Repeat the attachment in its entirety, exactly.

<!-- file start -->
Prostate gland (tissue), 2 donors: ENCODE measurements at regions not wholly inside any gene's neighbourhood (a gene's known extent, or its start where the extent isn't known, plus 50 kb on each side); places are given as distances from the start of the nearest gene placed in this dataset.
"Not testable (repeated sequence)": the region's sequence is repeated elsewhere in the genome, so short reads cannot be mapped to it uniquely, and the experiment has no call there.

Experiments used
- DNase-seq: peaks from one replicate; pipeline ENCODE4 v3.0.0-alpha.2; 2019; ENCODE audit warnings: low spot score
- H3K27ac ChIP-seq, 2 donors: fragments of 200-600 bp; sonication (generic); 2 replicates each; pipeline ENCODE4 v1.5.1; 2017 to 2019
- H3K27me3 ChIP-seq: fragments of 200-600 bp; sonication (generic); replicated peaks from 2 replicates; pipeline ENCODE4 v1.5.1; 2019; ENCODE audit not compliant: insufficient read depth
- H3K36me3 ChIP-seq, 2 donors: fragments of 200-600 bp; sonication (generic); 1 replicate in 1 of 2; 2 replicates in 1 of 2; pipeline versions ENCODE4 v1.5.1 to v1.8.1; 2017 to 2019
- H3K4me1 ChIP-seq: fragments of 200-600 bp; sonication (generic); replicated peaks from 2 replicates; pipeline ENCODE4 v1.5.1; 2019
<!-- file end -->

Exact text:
Prostate gland (tissue), 2 donors: ENCODE measurements at regions not wholly inside any gene's neighbourhood (a gene's known extent, or its start where the extent isn't known, plus 50 kb on each side); places are given as distances from the start of the nearest gene placed in this dataset.
"Not testable (repeated sequence)": the region's sequence is repeated elsewhere in the genome, so short reads cannot be mapped to it uniquely, and the experiment has no call there.

Experiments used
- DNase-seq: peaks from one replicate; pipeline ENCODE4 v3.0.0-alpha.2; 2019; ENCODE audit warnings: low spot score
- H3K27ac ChIP-seq, 2 donors: fragments of 200-600 bp; sonication (generic); 2 replicates each; pipeline ENCODE4 v1.5.1; 2017 to 2019
- H3K27me3 ChIP-seq: fragments of 200-600 bp; sonication (generic); replicated peaks from 2 replicates; pipeline ENCODE4 v1.5.1; 2019; ENCODE audit not compliant: insufficient read depth
- H3K36me3 ChIP-seq, 2 donors: fragments of 200-600 bp; sonication (generic); 1 replicate in 1 of 2; 2 replicates in 1 of 2; pipeline versions ENCODE4 v1.5.1 to v1.8.1; 2017 to 2019
- H3K4me1 ChIP-seq: fragments of 200-600 bp; sonication (generic); replicated peaks from 2 replicates; pipeline ENCODE4 v1.5.1; 2019